6. Open yourself to receiving. In our culture, we have this idea that we must give more than we receive, and it is wearing us out and killing us. We have this saying that it is better to give than to receive, but if we aren’t willing to receive, how can anyone give? Think of it this way, why are you the only person that should be allowed into Heaven? If you don’t give others the opportunity to give, you keep them from becoming their best selves. Nothing is sadder to me than a person who says they don’t want to burden their friends with their problems. What the heck are friends for? They are there to lift you out of the muck and to deny them that hurts both of you. Stop it! Be willing to be vulnerable and sad and frustrated so others know they are not alone and so both of you can find out that people care. They really, really care. This concept changed so much for me. Start with a compliment. The next time someone compliments you resist the urge to negate the compliment. If someone compliments you on how you look, thank them and tell them how nice it is of them to say. Leave it at that or repay the compliment with one of your own. If someone compliments your talent, say thank you and tell them you’re glad they enjoyed it. Don’t talk about all of the flaws or mistakes you see. Let that person help you be joyful and inspire you to be grateful for the compliment. People like to make others feel good. Let them!

7. Indulge in a healthy guilty pleasure. Love popcorn? Pop some. Love sappy, chick flicks? Watch one. Love being creative? Paint, write, create. Give yourself a short time out to do something that brings you joy. Some days you may have to do several little things. Some days it may be one big thing, but find joy in every day. If you are a parent of young children, watch them sleep for two minutes. Listen to them breathe. When my boys were little, nothing brought me more joy than rocking my children to sleep at night because I was given the gift of watching them drift off to wherever boys go to dream, of listening to their peaceful breathing and of just holding that moment of peace. If you’re children are away at college like mine, you can go sit in their room and remember the best of times with them. If you don’t have children, pull out an old photo album and look through your own wonderful memories. The possibilities of finding precious moments in your past are endless.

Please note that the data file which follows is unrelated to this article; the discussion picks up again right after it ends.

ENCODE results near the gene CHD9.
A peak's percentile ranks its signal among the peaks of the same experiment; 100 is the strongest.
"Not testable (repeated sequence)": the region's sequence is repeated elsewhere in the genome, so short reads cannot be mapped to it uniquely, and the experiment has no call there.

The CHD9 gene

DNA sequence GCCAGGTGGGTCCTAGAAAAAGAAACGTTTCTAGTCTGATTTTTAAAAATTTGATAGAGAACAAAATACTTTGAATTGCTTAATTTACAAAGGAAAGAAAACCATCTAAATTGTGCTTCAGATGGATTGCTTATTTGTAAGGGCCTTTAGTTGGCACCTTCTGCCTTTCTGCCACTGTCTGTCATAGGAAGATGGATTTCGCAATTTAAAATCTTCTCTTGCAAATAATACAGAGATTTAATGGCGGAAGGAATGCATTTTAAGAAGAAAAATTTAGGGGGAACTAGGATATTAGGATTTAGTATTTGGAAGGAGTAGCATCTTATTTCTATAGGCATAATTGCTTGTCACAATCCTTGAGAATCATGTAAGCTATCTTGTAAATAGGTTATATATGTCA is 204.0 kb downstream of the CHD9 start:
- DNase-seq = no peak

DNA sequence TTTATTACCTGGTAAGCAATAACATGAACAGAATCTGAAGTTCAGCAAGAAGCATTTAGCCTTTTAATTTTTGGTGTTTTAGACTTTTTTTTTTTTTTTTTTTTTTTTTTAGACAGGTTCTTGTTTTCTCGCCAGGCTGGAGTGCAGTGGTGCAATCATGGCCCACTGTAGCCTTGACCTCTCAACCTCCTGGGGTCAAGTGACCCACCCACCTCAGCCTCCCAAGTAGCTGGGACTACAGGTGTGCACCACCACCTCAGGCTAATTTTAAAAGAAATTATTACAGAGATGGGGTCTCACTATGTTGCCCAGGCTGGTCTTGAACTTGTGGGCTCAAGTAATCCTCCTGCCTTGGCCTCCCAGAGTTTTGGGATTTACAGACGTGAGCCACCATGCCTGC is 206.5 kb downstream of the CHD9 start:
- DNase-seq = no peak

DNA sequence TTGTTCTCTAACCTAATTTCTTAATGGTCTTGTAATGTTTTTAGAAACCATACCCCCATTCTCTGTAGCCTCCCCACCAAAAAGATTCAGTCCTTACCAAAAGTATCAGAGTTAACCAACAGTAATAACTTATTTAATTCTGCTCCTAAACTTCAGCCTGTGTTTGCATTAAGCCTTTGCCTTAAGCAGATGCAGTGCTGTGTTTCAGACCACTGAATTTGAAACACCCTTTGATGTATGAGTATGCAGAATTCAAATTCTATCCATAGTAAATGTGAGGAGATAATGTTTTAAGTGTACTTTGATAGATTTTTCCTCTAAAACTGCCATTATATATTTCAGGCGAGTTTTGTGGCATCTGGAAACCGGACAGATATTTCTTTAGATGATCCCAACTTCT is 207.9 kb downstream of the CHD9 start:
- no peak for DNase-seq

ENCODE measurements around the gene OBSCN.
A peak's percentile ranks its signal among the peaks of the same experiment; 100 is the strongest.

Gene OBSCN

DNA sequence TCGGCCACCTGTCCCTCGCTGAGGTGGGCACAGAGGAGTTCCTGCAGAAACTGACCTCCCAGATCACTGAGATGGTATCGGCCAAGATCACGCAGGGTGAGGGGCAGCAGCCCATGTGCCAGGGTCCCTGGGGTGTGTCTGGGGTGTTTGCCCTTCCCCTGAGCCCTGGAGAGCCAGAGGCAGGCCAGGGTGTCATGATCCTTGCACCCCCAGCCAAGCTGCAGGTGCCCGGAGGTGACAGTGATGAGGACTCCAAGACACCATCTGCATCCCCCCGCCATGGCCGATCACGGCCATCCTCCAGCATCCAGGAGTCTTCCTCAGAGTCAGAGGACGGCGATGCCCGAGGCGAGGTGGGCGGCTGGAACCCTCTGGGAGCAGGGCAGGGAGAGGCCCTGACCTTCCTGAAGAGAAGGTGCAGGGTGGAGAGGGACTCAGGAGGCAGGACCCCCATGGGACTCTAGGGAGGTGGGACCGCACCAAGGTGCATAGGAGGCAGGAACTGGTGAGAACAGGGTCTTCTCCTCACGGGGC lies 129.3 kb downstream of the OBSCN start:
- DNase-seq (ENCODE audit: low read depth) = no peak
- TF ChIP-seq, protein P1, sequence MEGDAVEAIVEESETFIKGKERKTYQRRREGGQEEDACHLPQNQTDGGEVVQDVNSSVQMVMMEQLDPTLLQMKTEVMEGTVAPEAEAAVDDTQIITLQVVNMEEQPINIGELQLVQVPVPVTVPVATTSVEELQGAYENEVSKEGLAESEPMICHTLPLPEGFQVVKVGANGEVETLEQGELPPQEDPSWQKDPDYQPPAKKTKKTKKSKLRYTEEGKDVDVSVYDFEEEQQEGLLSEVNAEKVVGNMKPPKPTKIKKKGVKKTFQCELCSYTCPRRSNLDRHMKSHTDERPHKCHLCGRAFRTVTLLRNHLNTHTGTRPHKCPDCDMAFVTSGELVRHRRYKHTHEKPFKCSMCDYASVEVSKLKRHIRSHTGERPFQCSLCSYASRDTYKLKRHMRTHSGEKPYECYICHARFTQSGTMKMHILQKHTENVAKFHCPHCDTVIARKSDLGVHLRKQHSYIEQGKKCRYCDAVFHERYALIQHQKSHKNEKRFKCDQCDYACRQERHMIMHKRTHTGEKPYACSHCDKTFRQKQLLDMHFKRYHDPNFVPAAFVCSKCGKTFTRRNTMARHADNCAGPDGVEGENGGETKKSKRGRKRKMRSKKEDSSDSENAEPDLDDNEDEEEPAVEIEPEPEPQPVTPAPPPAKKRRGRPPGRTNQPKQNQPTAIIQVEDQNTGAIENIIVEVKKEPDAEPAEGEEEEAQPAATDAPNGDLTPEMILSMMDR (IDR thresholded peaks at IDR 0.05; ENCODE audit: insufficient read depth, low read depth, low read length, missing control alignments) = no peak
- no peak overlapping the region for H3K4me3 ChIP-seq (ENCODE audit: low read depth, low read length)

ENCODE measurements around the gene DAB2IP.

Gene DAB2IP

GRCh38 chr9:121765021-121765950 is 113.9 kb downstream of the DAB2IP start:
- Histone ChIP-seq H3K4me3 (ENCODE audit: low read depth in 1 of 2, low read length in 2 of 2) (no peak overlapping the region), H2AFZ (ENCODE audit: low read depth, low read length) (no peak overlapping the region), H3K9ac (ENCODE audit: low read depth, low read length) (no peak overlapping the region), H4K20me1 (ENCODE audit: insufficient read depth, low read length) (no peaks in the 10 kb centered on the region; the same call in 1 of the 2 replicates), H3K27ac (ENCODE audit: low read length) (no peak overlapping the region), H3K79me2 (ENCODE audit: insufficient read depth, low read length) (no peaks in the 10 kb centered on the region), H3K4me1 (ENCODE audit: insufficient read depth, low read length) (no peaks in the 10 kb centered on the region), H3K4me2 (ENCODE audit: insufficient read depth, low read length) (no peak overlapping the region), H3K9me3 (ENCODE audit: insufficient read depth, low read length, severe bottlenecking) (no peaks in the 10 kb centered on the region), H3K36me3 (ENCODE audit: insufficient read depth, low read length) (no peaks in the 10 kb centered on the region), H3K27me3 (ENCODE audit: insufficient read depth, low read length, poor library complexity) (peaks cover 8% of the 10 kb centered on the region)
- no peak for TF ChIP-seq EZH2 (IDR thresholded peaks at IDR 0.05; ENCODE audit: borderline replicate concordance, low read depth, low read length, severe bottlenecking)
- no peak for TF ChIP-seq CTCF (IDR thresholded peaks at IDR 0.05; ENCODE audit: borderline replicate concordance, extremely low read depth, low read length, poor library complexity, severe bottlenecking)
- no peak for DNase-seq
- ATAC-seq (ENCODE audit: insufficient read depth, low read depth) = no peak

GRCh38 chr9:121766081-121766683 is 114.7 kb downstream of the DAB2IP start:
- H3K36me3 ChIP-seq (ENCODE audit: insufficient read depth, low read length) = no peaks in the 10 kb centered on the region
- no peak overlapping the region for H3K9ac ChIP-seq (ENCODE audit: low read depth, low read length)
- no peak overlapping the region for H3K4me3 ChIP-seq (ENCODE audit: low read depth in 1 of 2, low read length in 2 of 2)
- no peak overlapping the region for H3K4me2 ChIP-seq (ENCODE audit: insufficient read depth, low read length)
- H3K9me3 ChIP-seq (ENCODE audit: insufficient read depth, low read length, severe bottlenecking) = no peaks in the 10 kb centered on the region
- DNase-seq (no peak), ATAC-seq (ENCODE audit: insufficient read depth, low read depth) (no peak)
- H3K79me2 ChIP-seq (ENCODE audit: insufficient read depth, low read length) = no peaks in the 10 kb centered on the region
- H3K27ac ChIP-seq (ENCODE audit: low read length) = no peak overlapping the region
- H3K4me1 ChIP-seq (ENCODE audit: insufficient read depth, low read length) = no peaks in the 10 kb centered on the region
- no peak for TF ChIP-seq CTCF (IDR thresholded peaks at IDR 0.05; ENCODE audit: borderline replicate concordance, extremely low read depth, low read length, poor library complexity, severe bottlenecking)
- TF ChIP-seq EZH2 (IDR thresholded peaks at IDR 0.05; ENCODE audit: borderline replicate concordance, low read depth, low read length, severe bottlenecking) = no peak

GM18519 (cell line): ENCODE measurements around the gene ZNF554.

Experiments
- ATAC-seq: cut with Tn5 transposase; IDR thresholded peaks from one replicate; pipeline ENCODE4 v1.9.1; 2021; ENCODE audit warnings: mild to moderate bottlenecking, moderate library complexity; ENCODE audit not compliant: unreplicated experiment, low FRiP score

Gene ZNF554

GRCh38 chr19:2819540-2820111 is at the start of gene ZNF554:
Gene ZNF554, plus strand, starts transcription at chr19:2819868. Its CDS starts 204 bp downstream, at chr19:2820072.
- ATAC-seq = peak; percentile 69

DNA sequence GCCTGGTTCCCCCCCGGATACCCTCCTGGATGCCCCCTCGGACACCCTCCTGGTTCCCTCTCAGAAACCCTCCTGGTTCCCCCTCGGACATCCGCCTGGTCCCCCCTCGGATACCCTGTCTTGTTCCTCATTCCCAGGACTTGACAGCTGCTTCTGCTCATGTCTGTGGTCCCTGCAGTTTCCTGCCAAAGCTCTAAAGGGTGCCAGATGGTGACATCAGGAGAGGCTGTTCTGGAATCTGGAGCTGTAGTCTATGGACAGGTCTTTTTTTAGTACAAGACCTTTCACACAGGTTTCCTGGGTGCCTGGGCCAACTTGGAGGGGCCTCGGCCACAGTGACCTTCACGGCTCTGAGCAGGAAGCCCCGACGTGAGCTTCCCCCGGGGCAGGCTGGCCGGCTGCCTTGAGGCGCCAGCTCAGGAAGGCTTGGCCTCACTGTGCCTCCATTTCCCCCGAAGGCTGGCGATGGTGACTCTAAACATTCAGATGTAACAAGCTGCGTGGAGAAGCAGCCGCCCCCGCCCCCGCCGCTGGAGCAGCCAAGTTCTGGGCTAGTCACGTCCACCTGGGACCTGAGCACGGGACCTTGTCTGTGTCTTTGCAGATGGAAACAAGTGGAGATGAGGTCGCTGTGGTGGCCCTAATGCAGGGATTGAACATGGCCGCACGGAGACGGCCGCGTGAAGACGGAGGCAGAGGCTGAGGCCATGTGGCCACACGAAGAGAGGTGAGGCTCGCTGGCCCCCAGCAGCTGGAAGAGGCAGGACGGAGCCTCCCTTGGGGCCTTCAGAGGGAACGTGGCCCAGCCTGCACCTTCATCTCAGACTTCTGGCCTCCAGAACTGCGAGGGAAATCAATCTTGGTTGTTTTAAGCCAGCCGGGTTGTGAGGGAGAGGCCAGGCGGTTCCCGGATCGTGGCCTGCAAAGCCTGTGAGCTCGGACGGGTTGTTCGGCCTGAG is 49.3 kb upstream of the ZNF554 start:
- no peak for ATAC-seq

8. “Be the change you want to see in the world.” This quote by Gandhi has been running through my mind for the past several months, and I think it is magical. If you want the world to be a kinder place, be a kinder person and guess what? The world is a kinder place because of you. If you want the world to be filled with love, be a more loving person, and you have made your own wish come true. I think this goes hand in hand with treating your neighbor as you would like to be treated, and the best part is that you don’t need anyone else to change to make you happy because you are being the change instead. Right now, I want more love, peace and kindness in the world, which is plenty to keep me busy for now.

9. Stop being offended and stop taking things personally. This is one I am still working on. Yesterday someone wrote something on Facebook that offended me. Imagine that. It was a response to something I said, and I couldn’t help but wonder if it was a veiled insult to the kind of person I am. You see, I am generally a happy, go lucky person. I believe that there is more good in this world than bad. I believe in the intrinsic goodness of human beings. I believe we are born filled with love and must be taught and conditioned to be fearful and filled with hate. When you believe that and let people know it, they have some interesting responses. The first and most insulting is that I am stupid and uninformed. The other thing people seem to think about me because I am positive and happy is that I have no problems. Honestly, this is where I started today’s post/ radio show idea, and why I decided to write this list.